|It had the Crabb working on it!|
We have a household saying, "A little bit of zombie goes a long way." But the rest of the world loves the stuff almost as much as folks east of the Danube love dill, so we get to keep seeing more movies and reading more material about the shambling dead as the dutiful fantasists that we are. When I came across Fantasy Flight game book The End of the World: Zombie Apocalypse, I glanced in its general direction not much else. Then I remembered that Christine Crabb mentioned that she had been working with the game-makers for some time, though she never could hint at what she was editing for them. Well, I opened up the book and there her name was. So I had to buy it, and it happened to at a newly discovered, for me, local area gaming store which didn't specialize in Magic tournaments-- indeed there was a D&D group setting up as we shopped.
Now the Crabb wasn't the only person in the "Credits." There was Andrew Fischer as the Game Designer, and a whole slew of others that mentioning would turn my enjoyment at writing this blog into work, anybody that I missed can yell at me later. The book itself is about 140 pages long, broken down into three main sections (excluding the intro and index), Playing the Game, Running the Game, and Scenarios. The interior art is really rather excellent, and the cover decent enough for a zombie game. The book itself was printed in China, which is a major drawback to me as a dude that likes homegrown games being about growing the home not overseas investment-- sharing ideas with other creative sorts from overseas is wonderful, products produced in grossly corrupt regimes to increase profits is, once again in my opinion, tacky.
The game mechanic is one color six-sided dice based on Character stats and "positives" versus other color six-sided dice derived from "negative" factors rolled against each other. The pools of dice nullify one another with the higher results reflecting success or failure. Failure results in the accumulation of Stress, as well leading to trauma and death both physical and, interestingly enough, mental. The running section is quick notes for how a GM can handle her games and the designer's, maybe the writer's, Tim Cox, thoughts on campaign length and Character advancement.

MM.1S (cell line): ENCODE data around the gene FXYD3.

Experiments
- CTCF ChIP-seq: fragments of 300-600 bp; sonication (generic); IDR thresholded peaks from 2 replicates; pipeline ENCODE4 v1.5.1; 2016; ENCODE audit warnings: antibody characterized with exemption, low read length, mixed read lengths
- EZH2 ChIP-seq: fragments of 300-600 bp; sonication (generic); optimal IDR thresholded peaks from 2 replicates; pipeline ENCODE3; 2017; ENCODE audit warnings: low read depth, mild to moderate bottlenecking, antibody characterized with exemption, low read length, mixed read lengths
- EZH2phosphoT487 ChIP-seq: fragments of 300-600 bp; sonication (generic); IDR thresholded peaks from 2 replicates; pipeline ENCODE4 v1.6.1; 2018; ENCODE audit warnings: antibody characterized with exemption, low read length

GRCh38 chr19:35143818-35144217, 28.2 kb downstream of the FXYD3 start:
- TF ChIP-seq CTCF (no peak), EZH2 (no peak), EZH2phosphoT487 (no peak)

The scenarios are the parts which I enjoyed reading the most. Each is broken down into two subdivisions of during the breakdown and afterwards (the Apocalypse and the Post-Apocalypse). "The Night of the Meteor" deals with slow shambling zombies and throws in every dead creature as well, as if squaring the circle between Night of the Living Dead and Return of the Living Dead feature movies with steroids. "No Room in Hell" still has the shambling dead, this time without the undead farm animals and rats, which I think most established zombie GMs, like JerryTel and The Boy, will be most comfortable. "Pandemic" is the "new-rabies" virus where the fast zombie has a few "primes," think the vomiting meth-heads from 28 Days Later, sprinkled around. "It Ends with a Whisper" works in the traditional zombie from folklore, the undead slave, into a luddite take over of the world using a fictitious voodoo as its secret weapon, complete with zombi-masters. Topping things of is "Under the Skin" where a parasitic infestation is the cause of the zombie outbreak, getting folks into the mood for gas-masks and moon-suits as well as parodying governmental approaches to recurrent disasters-- this one is the cleverest of all the scenarios, in my book.
Overall, the work is a King Kong on the "Smurf to Godzilla" scale of the Portal, a group that I hang out with talk about fantasy-based products with. The artwork inside the work is very nicely chosen. The authors took a well-established sub-genre and worked in new angles instead of deconstructing or rehashing the work of others before them. Each of the scenarios, both parts, are well worth the price of the material.
|I bet my friends are so proud when I yell to them in public.|
The next parts of the series, I will gladly read. Though I will do that on PDF, sorry game book distributors, I like supporting the American printing shop.